Bosch plays a big part in the supply and technology chain behind today's cars, and it's aiming to play an even bigger part in the self-driving cars of tomorrow. The company has just laid out some of its plans for the autonomous future.

From today's ABS systems and spark plugs to tomorrow's electric powertrains, 36-degree sensor suites and onboard computers, Bosch is well positioned to be a big player in vehicle hardware moving into the future. And the company has released details of a concept it'll be showing at CES to demonstrate some of its capabilities in that area.

The concept is an electric four-seater, arranged with a spacious interior that sees the passengers all facing one another, with tablet-like infotainment screens extending from the walls that Bosch believes might end up being collaborative work tools. There's on-board Wi-Fi, as well as a concierge service that can provide weather and travel information, and make bookings.

Camera systems warn passengers if they've left a handbag or phone behind, and can tell the difference between such items and trash or spills that might indicate the vehicle needs cleaning.

But Bosch's ambitions are bigger than just hardware – it's also working on a dizzying array of digital systems.

"In the future, every vehicle on the road will make use of Bosch digital services," says Dr. Markus Heyn, on the board of management at Robert Bosch GmbH. Here's a peek at what's in the pipeline:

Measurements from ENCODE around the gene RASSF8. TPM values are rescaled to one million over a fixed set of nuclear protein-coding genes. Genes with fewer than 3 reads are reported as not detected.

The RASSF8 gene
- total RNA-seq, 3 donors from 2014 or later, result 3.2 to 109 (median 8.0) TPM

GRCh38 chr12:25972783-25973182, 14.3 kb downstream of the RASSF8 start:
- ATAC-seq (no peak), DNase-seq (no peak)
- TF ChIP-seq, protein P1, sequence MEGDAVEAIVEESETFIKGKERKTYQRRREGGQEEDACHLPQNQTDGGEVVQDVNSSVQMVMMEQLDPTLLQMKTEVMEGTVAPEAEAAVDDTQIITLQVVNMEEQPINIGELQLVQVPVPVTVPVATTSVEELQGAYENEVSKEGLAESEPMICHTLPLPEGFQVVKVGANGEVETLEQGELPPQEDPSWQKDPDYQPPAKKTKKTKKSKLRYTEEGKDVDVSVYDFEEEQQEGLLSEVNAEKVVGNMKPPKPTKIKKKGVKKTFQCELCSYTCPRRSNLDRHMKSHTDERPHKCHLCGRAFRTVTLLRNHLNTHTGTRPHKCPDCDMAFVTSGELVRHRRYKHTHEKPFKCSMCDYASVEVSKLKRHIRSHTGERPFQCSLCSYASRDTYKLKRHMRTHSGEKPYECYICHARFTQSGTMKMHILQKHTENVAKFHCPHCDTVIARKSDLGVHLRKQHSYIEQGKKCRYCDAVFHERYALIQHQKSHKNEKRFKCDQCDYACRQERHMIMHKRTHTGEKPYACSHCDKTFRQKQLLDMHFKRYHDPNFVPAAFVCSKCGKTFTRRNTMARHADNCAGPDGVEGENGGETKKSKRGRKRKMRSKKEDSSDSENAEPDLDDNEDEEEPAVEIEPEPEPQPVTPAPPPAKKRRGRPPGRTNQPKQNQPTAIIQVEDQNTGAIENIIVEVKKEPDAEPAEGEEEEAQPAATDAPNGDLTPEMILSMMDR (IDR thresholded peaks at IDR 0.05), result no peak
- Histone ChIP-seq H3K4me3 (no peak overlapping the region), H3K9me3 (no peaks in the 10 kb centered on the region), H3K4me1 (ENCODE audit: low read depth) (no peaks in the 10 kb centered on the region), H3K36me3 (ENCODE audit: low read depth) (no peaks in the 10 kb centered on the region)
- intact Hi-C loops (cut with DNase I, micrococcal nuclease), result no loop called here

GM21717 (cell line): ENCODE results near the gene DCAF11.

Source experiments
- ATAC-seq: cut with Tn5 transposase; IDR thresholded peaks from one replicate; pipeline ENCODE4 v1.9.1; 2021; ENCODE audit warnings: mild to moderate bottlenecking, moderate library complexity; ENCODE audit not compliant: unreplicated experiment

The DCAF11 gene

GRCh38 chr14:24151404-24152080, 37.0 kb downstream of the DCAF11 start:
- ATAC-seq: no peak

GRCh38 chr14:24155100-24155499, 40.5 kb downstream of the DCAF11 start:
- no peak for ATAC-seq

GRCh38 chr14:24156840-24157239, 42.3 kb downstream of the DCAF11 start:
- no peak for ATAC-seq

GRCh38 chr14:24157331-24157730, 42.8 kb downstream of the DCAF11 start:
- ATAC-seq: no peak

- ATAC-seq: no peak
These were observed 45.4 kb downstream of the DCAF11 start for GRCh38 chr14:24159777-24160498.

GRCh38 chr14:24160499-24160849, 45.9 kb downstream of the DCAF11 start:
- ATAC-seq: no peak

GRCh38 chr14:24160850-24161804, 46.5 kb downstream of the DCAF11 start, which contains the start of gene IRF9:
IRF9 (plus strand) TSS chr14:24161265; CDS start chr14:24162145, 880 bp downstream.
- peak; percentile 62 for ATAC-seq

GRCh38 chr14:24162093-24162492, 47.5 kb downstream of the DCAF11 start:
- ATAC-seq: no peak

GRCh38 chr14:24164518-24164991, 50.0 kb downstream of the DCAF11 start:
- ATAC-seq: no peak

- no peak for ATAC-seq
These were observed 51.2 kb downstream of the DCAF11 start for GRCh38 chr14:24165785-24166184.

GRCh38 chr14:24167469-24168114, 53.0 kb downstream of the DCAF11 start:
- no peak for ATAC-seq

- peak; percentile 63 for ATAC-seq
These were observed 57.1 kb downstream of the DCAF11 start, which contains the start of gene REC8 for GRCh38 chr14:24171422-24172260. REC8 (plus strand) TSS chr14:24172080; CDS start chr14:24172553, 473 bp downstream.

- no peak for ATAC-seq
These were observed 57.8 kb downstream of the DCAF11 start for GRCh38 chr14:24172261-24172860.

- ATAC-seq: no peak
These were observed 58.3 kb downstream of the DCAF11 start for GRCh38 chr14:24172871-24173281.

The Perfectly Keyless digital access service uses customers' smartphones as their unique keys to get in the vehicle.

  • The Convenience Charging service tracks these electric vehicles' states of charge, and combines them with weather and traffic data and information on how much power on-board systems like air-con are consuming to manage the process of deciding when and where to dip out of service for a charge-up. The system "pre-books" spaces at the most appropriate charging station so there's no double-ups.
  • Predictive road condition services let vehicles know when there might be a diesel spill or gravel patch ahead.
  • The Bosch Road Signature is effectively a more accurate version of GPS that lets autonomous vehicles know and broadcast their positions to within a few centimeters.
  • Predictive diagnostics systems keep an eye on key components in the vehicle, attempting to notify home base before a fault develops and leaves passengers stranded.

There's also an over-the-air software update system, and a connectivity platform that draws all sorts of systems together to give fleet managers and shuttle service operators, as well as vehicle manufacturers, live information about what their fleet is up to, along with information on individual vehicles. Bosch has even spun out a subsidiary called Escript to concentrate on information security for these highly connected vehicles.

Bosch is predicting large fleets of fully autonomous shuttle-style taxis will be on the road "by the middle of the next decade at the latest," and we've already spent plenty of time examining what that kind of vehicular revolution will mean to the automotive market, the transport mix as a whole and the shape of our cities in the future.

It's interesting to see a company like Bosch working effectively behind the scenes to build the components and systems that will underpin these kinds of services.

Source: Bosch

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